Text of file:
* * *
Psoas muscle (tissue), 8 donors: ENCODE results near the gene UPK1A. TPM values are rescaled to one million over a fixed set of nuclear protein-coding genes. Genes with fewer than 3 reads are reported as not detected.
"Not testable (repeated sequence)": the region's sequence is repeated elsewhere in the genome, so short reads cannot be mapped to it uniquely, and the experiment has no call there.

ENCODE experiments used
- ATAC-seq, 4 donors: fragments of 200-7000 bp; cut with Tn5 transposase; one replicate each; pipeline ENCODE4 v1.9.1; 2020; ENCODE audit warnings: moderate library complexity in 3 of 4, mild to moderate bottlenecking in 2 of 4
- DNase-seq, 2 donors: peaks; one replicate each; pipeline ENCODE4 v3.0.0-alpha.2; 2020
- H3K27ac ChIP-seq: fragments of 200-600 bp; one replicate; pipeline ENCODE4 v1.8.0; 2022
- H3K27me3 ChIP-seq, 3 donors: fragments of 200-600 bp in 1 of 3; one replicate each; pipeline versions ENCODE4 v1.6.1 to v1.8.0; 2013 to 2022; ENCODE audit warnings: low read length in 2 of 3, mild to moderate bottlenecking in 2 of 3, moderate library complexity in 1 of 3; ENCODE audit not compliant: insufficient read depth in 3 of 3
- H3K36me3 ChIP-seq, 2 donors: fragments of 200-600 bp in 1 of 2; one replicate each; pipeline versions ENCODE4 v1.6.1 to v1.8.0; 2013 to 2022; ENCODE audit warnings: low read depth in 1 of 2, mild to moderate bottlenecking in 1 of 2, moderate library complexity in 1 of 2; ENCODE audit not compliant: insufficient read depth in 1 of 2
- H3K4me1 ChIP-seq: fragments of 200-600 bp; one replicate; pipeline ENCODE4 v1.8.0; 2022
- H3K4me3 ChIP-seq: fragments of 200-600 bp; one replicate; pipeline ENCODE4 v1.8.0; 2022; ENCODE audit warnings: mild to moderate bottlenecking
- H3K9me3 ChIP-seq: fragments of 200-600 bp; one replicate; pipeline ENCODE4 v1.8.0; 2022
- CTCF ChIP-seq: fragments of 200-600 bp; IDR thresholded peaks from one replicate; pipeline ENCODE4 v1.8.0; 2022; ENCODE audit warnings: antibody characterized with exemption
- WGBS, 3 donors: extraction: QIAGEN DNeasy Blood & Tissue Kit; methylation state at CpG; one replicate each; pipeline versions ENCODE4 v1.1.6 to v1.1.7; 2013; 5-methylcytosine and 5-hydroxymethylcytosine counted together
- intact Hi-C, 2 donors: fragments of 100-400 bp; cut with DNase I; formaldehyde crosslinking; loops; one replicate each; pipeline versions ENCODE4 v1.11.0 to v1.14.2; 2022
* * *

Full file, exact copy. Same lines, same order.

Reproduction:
Psoas muscle (tissue), 8 donors: ENCODE results near the gene UPK1A. TPM values are rescaled to one million over a fixed set of nuclear protein-coding genes. Genes with fewer than 3 reads are reported as not detected.
"Not testable (repeated sequence)": the region's sequence is repeated elsewhere in the genome, so short reads cannot be mapped to it uniquely, and the experiment has no call there.

ENCODE experiments used
- ATAC-seq, 4 donors: fragments of 200-7000 bp; cut with Tn5 transposase; one replicate each; pipeline ENCODE4 v1.9.1; 2020; ENCODE audit warnings: moderate library complexity in 3 of 4, mild to moderate bottlenecking in 2 of 4
- DNase-seq, 2 donors: peaks; one replicate each; pipeline ENCODE4 v3.0.0-alpha.2; 2020
- H3K27ac ChIP-seq: fragments of 200-600 bp; one replicate; pipeline ENCODE4 v1.8.0; 2022
- H3K27me3 ChIP-seq, 3 donors: fragments of 200-600 bp in 1 of 3; one replicate each; pipeline versions ENCODE4 v1.6.1 to v1.8.0; 2013 to 2022; ENCODE audit warnings: low read length in 2 of 3, mild to moderate bottlenecking in 2 of 3, moderate library complexity in 1 of 3; ENCODE audit not compliant: insufficient read depth in 3 of 3
- H3K36me3 ChIP-seq, 2 donors: fragments of 200-600 bp in 1 of 2; one replicate each; pipeline versions ENCODE4 v1.6.1 to v1.8.0; 2013 to 2022; ENCODE audit warnings: low read depth in 1 of 2, mild to moderate bottlenecking in 1 of 2, moderate library complexity in 1 of 2; ENCODE audit not compliant: insufficient read depth in 1 of 2
- H3K4me1 ChIP-seq: fragments of 200-600 bp; one replicate; pipeline ENCODE4 v1.8.0; 2022
- H3K4me3 ChIP-seq: fragments of 200-600 bp; one replicate; pipeline ENCODE4 v1.8.0; 2022; ENCODE audit warnings: mild to moderate bottlenecking
- H3K9me3 ChIP-seq: fragments of 200-600 bp; one replicate; pipeline ENCODE4 v1.8.0; 2022
- CTCF ChIP-seq: fragments of 200-600 bp; IDR thresholded peaks from one replicate; pipeline ENCODE4 v1.8.0; 2022; ENCODE audit warnings: antibody characterized with exemption
- WGBS, 3 donors: extraction: QIAGEN DNeasy Blood & Tissue Kit; methylation state at CpG; one replicate each; pipeline versions ENCODE4 v1.1.6 to v1.1.7; 2013; 5-methylcytosine and 5-hydroxymethylcytosine counted together
- intact Hi-C, 2 donors: fragments of 100-400 bp; cut with DNase I; formaldehyde crosslinking; loops; one replicate each; pipeline versions ENCODE4 v1.11.0 to v1.14.2; 2022